Mzimba communities’ walk towards safe water sources
That the water access situation remains dire in Malawi has, somewhat, become common knowledge.
More so because the truth is there for all to see— in national statistics.
According to the United Nations Children’s Emergency Fund (Unicef), the situation is more precarious in rural areas than it is in urban areas.
In its report, titled ‘Water, Sanitation and Hygiene: Safe Water for Every Child’, Unicef puts everything in context: “Although 67 percent of Malawi’s households have access to drinking water, distribution among districts, and between urban and rural areas, is uneven. Improved drinking water sources are more common in urban areas, at 87 percent, compared to 63 percent in rural areas.
“In rural areas, 37 percent of households spend 30 minutes or more to fetch drinking water in comparison to 13 percent in urban areas. Further analyses within districts also reveal [that] the distribution of water services in some areas is poor and uneven. Only 77 percent of water points nationwide are functional. The rest no longer work because of old age, catchment deterioration, neglect, lack of spare parts and inadequate community-based water management structures. Women and children shoulder the burden of poor access to water services as they often walk long distances to collect water for their families,” it says.
Unicef indicates that poor sanitation and hygiene are major contributors to the burden of disease and child survival, costing Malawi $57 million (about K57 billion) each year, or 1.1 percent of national gross domestic product, due to health costs and productivity losses.
However, progress seems to be made, with people in Mzimba District becoming the latest on the line of people who stand to benefit from increased access to safe water.
This is because the government has re-launched the K2 billion Msaka and Champhira South Water Gravity Rehabilitation Project in Mzimba District.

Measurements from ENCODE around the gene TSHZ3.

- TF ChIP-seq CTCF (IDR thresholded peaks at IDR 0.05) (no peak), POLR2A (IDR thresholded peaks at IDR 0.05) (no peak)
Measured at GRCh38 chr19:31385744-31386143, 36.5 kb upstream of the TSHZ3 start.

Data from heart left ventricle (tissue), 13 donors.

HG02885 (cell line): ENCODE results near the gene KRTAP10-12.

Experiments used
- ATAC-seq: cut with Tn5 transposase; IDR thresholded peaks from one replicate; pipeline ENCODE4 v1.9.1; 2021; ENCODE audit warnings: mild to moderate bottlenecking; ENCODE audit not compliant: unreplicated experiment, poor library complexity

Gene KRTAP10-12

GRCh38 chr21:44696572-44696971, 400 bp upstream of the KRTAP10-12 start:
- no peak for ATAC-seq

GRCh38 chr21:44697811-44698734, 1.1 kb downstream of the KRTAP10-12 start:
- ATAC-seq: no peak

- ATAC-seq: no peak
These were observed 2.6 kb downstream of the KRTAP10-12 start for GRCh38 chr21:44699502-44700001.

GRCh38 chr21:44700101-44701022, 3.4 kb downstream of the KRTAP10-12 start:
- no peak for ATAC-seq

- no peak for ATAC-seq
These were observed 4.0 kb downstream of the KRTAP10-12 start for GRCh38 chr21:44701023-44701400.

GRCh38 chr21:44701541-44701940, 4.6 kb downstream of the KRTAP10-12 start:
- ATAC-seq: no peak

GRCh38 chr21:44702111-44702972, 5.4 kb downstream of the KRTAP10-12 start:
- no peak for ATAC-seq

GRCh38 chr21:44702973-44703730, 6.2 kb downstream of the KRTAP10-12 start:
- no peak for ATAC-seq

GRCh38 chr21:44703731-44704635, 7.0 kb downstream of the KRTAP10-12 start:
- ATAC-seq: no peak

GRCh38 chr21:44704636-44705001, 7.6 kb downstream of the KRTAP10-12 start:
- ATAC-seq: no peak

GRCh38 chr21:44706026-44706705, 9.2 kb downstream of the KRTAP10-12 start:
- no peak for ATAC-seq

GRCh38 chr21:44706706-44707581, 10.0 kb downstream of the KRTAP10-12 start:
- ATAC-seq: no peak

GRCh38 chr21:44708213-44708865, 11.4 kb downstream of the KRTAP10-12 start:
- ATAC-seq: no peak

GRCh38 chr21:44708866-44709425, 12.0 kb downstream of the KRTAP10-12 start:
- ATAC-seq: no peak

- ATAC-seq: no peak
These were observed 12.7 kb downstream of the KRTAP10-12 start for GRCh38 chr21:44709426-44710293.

The project stalled in 2021 following disagreements between the government and the initial contractor, Kobe Construction Limited, over capacity issues.
The six-month project initially started in June 2019 and dragged for over three years until December 2022, when Attorney General Thabo Chakaka Nyirenda lifted an injunction which was obtained by the contractor, who was restraining the government from assigning another contractor for the project.
Secretary for Water and Sanitation Elias Chimlambe, who addressed stakeholders at the relaunch event on Wednesday, said the expectation is that there will be no delays this time around.
“We have put measures in place to make sure that the project does not stop again. First of all, we have a contract with the contractor and, in the contract, we have put quite a number of issues that ensure that the contract finishes in time and deals away with any of the challenges we experienced before. Our engineers are also on site to be supervising the work. We are also involving people of the area, who were part of the negotiations with the contractor,” he said.
Rehabilitation of Champhira Gravity Fed Piped Water Supply System and Msaka Solar Powered Water Supply System in Mzimba District is being done under the Malawi Resilience and Disaster Risk Management Project, using funds from the World Bank.
Firstday Ching’ani, Managing Director of Umodzi wa Matipa Construction, who has been assigned to do the work, said the Champhira gravity-fed project will involve rehabilitation of existing intake weir, construction of screening tank, rehabilitation of 12-kilometre-long pipelines, construction of two reinforced concrete storage tanks and construction of a Water Users Association (Wua) office.
On the Msaka project, Ching’ani said it will involve the drilling and installation of solar powered high-yielding boreholes, construction of one reinforced concrete storage tank, construction of new pipeline and the construction of a Wua office.
“To finish the works in time, it’s just a question of resources on our part. We feel we have everything it takes to complete all the works,” he said.
Traditional Authority Mabilabo said about half of the population in his area does not enjoy access to piped water.
“We, therefore, welcome the initiative,” he said.
The project will help 16, 000 people in Champhira South and 4, 000 in Msaka area in the district.